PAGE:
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Thermistor theory and practice

Discussion in 'Electronic Basics' started by Rex, Mar 21, 2005.

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  1. Rex

    Rex Guest

    I want to use a thermistor to measure room temperature. I never did this
    before so I have been reading about thermistors. I have been trying to
    reconcile a table of R vs T to the values computed by formula and B
    value. They don't match. I am wondering if anyone here can explain why.

    I want to build a PIC-based thing to record room temperature at
    intervals over a period of days. I'll use a serial port on the PIC to
    gather data to a PC to save it. Relative is more important than absolute
    accuracy for this, but I wanted to try to get reasonably calibrated for
    C or F.

    I checked my junk drawer and found a 10K thermistor that I bought at
    Radio Shack some years ago. After some web searching, I finally figured
    out that it is a Semitec 103AT thermistor. I found a web page that has a
    datasheet (unfortunately, only in a couple pages of their 800K catalog
    pdf). At 25 C it has an R of 10K and its B value is 3435K between 25 and
    85 C.

    I did some general reading on the use and theory of thermistos via the

    I found this equation for R at a T value...

    R = Ro exp( B (1/T - 1/To))

    For my 103AT
    Ro = 10K = 10000
    To = 25C = 298K
    B = 3435K

    The data sheet says that B was determined by R values at 25C and 85C. If
    I run the equation for T = 85C = 358K I get an R value that doesn't
    match what is in the T vs R table for 85C.

    If I calculate B from the table values for resistance at 25 and 85C I
    get a B of 3477. At different T values in the table I get different B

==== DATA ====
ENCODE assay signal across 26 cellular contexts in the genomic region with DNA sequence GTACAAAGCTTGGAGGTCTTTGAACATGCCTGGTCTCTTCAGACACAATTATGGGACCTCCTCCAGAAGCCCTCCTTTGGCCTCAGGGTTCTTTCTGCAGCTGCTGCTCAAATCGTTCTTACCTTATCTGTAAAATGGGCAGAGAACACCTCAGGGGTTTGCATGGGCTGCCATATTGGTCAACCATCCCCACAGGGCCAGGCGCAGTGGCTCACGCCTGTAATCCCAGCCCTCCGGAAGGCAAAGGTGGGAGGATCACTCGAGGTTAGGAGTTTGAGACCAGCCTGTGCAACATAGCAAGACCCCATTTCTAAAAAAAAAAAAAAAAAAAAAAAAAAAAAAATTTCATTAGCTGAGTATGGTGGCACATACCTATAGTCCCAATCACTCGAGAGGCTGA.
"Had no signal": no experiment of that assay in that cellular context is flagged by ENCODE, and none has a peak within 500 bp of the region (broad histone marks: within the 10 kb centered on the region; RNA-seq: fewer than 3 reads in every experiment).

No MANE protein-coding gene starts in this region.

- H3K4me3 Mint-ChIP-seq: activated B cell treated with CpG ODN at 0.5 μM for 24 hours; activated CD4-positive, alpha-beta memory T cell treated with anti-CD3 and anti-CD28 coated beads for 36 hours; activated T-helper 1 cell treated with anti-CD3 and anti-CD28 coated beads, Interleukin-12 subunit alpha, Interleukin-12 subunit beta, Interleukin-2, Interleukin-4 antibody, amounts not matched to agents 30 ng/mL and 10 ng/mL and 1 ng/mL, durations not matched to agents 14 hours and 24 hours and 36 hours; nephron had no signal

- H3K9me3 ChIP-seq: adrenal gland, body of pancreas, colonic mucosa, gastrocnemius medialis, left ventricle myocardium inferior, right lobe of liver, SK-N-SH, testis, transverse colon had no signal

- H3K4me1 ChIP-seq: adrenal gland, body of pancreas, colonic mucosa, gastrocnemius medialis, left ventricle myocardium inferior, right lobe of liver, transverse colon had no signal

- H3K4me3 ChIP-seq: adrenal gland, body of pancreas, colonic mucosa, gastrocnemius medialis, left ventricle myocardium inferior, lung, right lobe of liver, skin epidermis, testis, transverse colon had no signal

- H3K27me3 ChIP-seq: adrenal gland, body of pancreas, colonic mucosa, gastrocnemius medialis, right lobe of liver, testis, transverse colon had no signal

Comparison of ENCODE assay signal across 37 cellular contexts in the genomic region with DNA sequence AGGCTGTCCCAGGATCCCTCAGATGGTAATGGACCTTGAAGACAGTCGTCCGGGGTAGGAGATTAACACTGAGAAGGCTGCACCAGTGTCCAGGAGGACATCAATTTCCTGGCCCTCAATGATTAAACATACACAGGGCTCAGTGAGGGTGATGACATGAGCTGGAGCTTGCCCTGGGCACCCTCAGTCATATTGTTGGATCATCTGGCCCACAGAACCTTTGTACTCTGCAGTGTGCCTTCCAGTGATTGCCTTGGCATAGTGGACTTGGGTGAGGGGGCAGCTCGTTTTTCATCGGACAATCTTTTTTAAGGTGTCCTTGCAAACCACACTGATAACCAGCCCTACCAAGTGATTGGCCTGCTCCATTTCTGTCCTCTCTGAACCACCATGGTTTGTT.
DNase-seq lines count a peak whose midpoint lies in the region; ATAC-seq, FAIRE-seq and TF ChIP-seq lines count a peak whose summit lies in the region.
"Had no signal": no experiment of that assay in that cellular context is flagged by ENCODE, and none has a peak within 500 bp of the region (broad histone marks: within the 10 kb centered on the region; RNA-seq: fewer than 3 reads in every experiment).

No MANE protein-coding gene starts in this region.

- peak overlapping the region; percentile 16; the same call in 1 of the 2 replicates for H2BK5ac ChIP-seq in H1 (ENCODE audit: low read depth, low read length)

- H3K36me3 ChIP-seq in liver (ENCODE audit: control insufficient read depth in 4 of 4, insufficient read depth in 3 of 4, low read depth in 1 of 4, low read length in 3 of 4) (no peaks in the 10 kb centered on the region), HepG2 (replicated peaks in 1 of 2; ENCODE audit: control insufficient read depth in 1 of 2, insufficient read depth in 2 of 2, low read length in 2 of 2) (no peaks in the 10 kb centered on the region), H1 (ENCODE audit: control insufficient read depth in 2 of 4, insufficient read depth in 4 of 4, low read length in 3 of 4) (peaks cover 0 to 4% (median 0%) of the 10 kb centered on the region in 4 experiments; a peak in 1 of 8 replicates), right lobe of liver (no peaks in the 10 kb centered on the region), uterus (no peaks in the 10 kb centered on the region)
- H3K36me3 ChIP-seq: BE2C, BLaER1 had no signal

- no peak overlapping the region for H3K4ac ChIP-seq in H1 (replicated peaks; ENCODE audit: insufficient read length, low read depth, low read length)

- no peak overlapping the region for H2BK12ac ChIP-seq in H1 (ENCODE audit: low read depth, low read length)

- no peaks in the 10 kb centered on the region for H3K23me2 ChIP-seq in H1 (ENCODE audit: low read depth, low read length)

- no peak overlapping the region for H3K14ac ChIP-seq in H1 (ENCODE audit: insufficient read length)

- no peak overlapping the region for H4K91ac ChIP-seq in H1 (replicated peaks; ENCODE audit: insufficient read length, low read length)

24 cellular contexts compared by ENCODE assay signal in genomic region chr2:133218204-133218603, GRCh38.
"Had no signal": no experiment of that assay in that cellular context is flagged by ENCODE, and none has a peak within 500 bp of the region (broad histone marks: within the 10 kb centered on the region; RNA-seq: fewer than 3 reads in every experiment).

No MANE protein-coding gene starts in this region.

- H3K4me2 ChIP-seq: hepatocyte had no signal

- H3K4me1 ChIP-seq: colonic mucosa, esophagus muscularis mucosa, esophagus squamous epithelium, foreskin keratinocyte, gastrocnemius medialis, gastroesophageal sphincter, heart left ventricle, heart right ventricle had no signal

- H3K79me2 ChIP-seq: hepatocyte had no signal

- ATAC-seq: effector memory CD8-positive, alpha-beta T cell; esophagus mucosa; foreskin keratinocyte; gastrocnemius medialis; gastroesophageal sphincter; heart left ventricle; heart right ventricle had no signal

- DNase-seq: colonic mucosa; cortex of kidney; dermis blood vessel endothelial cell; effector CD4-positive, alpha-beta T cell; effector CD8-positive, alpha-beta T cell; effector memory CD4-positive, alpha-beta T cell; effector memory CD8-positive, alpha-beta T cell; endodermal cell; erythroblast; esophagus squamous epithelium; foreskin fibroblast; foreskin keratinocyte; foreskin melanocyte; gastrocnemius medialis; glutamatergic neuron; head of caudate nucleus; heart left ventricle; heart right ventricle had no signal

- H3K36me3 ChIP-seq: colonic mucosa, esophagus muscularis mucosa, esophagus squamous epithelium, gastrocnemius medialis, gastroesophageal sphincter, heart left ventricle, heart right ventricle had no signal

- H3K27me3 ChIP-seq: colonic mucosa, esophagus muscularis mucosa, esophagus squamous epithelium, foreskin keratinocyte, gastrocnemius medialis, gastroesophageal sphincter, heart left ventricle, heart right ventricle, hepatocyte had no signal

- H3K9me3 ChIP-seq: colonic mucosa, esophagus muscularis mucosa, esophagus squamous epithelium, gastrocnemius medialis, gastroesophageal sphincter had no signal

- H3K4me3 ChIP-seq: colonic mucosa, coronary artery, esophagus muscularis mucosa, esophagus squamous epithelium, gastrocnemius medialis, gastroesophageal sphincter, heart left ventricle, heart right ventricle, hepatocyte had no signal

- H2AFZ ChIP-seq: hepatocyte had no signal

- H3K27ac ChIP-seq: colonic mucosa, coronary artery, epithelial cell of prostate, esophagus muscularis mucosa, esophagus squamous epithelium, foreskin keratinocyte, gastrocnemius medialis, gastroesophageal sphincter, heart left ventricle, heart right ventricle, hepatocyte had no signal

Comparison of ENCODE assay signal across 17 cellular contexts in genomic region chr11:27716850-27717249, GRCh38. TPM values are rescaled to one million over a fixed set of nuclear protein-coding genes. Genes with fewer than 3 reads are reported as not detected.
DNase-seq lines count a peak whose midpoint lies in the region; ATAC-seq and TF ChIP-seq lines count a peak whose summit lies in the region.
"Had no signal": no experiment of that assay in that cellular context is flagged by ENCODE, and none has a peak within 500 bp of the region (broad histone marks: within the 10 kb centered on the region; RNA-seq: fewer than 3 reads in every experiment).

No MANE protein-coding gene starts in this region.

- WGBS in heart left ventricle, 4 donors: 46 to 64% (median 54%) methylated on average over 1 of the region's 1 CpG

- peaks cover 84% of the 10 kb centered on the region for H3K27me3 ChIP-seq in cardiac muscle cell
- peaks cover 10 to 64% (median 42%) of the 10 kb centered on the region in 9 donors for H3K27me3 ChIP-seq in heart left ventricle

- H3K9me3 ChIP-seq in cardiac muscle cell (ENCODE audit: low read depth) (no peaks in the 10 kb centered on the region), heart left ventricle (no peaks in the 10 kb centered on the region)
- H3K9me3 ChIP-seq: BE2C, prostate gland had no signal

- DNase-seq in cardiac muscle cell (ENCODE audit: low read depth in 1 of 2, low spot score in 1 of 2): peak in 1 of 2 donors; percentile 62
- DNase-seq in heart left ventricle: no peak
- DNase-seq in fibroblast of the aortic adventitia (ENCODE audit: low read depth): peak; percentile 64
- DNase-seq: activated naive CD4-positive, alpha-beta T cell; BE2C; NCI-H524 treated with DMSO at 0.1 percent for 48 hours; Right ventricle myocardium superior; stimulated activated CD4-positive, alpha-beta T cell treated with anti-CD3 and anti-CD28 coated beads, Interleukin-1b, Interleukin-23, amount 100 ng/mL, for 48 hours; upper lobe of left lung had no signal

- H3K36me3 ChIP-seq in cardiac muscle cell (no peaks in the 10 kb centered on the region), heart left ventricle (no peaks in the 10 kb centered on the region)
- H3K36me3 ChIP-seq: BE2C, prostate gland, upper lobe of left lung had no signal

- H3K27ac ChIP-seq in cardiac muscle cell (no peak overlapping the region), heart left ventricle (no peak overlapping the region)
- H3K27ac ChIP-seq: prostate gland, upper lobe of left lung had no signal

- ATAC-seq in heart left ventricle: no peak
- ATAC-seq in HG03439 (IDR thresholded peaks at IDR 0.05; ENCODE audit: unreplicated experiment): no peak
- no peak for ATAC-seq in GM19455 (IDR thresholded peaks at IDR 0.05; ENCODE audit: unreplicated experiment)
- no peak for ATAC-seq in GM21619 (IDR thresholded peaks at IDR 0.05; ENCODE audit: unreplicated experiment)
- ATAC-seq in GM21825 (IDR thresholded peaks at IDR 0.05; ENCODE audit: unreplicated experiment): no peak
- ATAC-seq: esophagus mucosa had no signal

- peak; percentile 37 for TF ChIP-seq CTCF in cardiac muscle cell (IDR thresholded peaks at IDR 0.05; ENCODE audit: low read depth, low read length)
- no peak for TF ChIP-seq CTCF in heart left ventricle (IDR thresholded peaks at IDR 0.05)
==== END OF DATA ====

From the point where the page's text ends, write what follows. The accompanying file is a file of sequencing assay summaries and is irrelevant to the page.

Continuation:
values and none that I tried are 3435.

    Is this normal? I thought the equation and table data would be closer.
    I'm trying to figure out a way to generate a conversion table in the PIC
    code but I'm not sure how to start. Do I have to do my own regression on
    data from the table? This is looking more complicated than I expected.

    If anyone wants to see the table data, here is a link to an Excel sheet
    for the 103AT from the manufacturer.

    Other pages on that site have the datasheet but only as part of the
    catalog, so I didn't post that link.
  2. Bob Masta

    Bob Masta Guest


    Instead of a thermistor, you can use the forward drop across an
    ordinary diode junction. Unlike a thermistor this is inherently
    linear. You basically push a small constant current through it
    and measure the drop. A DMM ohmmeter does this. You will
    need to calibrate it using an ice bath and boiling water.

    There are fancier variants using dual junctions that don't
    require calibration, or you can buy a temperature sensing
    chip that does it all.

    Best regards,

    Bob Masta

    D A Q A R T A
    Data AcQuisition And Real-Time Analysis
  3. Rich Grise

    Rich Grise Guest

    Why mess with nonlinear stuff when there are chips that give a
    linear readout? A really quick google search on "temperature sensor
    IC" turns up a couple of chips - the DS1620 looks like a likely
    suspect. :) Or the LM35, if you can still get them. It's analog
    output, the DS1620 is 9-bits serial digital.

    Good Luck!
  4. Rex

    Rex Guest

    Thanks for the reply. I'm aware of the Dallas chips. There are several
    reasons why I want to use the thermisor.